Saturday, 8 October 2016

Are interest rates artificially low?

Summary.    Contrary to popular perception, rates are not artificially low because of central banks’ low interest rate policies of recent years. The reality is that rates were artificially BOOSTED by central banks in the years prior to the crisis. On the other hand there are other factors which interfere with the free market rate of interest and the net effect of all those factors is near impossible to determine. The other factors are fractional reserve banking, which artificially reduces the rate, and government borrowing which artificially raises interest rates in all probability.


When a big change occurs, it’s normal to assume there must be something odd or artificial about the new order, i.e. that the old order represented the NATURAL state of affairs. Thus people tend to assume there must be something ARTIFICIAL about the low interest rates of recent years. I.e. it’s commonly assumed, that the free market rate of interest must be above its current level.

Prof Stephanie Kelton (a leading MMTer) hinted at the flaw in that idea in these tweets recently.

So in what scenario would a genuine free market rate of interest obtain? Let’s answer that by starting with the simplest possible economy, and then add the complexities of the real world. (Incidentally I’m not suggesting Kelton would necessarily agree with the paragraphs below)

Assume the following:

1. A barter economy where the people democratically vote to create a form of money with a view to circumventing the inefficiencies of barter.

2. The new form of money will be issued by a newly formed “central bank” (CB).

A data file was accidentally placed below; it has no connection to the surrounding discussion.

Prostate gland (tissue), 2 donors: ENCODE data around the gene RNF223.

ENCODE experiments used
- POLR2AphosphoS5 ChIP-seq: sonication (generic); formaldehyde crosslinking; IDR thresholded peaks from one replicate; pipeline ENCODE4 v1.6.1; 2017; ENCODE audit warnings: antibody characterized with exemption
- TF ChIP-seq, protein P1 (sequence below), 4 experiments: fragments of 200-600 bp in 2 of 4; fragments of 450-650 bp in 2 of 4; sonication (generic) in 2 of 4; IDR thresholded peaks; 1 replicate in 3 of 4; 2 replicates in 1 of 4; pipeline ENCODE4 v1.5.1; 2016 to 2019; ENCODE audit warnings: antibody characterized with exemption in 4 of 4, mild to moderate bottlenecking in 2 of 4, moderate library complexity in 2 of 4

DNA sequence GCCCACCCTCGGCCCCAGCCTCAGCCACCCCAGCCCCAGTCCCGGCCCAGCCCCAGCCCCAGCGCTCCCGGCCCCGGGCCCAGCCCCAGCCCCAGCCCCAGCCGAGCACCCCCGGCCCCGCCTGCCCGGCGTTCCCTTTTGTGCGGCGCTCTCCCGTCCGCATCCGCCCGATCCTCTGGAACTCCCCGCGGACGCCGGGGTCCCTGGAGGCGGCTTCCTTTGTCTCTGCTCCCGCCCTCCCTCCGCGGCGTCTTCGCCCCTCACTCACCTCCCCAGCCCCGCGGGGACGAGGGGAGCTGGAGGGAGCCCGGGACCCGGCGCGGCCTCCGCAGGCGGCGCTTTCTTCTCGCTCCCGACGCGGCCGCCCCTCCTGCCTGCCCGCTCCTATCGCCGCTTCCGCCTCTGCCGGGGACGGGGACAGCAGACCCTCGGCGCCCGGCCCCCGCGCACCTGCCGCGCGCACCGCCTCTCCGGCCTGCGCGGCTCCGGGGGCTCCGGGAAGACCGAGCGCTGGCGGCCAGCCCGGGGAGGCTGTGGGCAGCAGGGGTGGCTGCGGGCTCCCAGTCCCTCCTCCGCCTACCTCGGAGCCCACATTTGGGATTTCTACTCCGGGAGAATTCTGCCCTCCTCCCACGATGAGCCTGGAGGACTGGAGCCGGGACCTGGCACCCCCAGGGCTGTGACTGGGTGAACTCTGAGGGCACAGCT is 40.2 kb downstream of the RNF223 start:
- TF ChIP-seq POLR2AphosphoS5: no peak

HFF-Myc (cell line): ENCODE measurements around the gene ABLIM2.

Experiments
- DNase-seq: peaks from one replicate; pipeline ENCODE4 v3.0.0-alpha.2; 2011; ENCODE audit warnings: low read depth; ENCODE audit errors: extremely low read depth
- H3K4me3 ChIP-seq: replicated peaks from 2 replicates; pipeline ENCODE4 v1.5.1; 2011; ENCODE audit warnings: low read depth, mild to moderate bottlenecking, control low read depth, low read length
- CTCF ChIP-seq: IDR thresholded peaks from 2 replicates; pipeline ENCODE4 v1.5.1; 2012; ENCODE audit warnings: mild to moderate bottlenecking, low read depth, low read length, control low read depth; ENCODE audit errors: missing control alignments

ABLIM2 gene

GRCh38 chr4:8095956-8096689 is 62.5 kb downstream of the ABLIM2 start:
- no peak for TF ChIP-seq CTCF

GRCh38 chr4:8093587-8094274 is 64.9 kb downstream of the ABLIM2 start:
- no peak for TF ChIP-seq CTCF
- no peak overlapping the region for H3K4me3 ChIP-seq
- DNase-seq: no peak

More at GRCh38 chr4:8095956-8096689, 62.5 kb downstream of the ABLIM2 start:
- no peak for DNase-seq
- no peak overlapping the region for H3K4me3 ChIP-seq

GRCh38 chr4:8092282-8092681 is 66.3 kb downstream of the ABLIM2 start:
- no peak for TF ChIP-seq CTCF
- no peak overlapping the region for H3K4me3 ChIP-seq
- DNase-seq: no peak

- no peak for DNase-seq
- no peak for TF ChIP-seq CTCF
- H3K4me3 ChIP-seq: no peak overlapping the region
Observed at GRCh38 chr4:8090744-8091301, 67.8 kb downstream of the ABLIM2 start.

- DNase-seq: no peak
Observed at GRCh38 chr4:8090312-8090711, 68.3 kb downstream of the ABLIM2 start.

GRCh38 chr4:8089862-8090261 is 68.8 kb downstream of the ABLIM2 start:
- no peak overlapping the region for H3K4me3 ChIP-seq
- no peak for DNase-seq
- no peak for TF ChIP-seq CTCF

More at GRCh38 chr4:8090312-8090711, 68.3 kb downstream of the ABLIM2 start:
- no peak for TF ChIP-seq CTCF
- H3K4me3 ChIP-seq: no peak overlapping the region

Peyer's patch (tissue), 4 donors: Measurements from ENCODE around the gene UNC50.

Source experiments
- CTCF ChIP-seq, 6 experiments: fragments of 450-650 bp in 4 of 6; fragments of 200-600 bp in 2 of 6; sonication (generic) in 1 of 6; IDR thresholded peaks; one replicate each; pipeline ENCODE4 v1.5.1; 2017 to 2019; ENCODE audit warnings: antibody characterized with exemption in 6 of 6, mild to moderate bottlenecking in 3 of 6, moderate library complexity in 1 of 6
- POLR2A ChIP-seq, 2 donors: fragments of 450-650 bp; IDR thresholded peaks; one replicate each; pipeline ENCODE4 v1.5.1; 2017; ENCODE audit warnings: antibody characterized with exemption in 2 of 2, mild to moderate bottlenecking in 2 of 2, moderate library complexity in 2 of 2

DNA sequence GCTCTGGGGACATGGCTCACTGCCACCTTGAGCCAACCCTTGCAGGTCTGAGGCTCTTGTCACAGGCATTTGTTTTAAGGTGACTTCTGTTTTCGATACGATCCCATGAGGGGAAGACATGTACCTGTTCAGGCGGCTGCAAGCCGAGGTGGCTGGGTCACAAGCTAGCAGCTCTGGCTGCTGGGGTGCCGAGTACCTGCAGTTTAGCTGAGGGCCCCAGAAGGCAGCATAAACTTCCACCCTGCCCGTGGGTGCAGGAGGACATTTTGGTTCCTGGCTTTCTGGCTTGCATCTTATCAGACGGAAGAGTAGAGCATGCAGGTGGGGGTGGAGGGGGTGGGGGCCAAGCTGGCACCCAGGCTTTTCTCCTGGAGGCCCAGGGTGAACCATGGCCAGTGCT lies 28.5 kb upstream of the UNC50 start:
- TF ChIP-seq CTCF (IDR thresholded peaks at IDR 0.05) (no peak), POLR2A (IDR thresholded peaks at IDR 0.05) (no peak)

3. Initially the only form of money is CB issued money (i.e. base money). That is, money creation by private banks is not allowed: in fact there ARE NO private banks – everyone just has an account at the CB (an innovation that CBs are actively considering right now, as it happens). As to whether the base money takes the form of some rare metal like gold or comes in fiat form doesn’t matter.

4. As to lending and borrowing, that takes place direct person to person (or person to firm etc) rather than via commercial banks.

5. There is no government borrowing.

Now what’s the optimum amount of money to issue? Well the larger each person’s stock of money, the more they’ll tend to spend all else equal. So as the stock of money rises, demand rises. And it will rise to the point where inflation becomes excessive. So the optimum amount of money to issue is the amount that induces the population to spend at a rate that maximises employment while keeping inflation at acceptable levels (NAIRU if you like).

As to the rate of interest, obviously that will settle down to some genuine free market level as long as the CB does not deliberately interfere with it – or in the words of Kelton, as long as the CB does not offer interest on reserves (IOR). (Reserves are not held by INDIVIDUAL PEOPLE in the real world of course, but in our hypothetical economy, since individual people have accounts at the CB, that money amounts to reserves.)

Notice that demand is regulated in our economy by a mix of fiscal and monetary means: i.e. given inadequate demand, government just creates more base money and spends it into the economy (and/or cuts taxes). That spending falls into the “fiscal” category, while the resulting rise in the stock of money falls into the “monetary” category. That is, demand is not regulated by adjusting interest rates.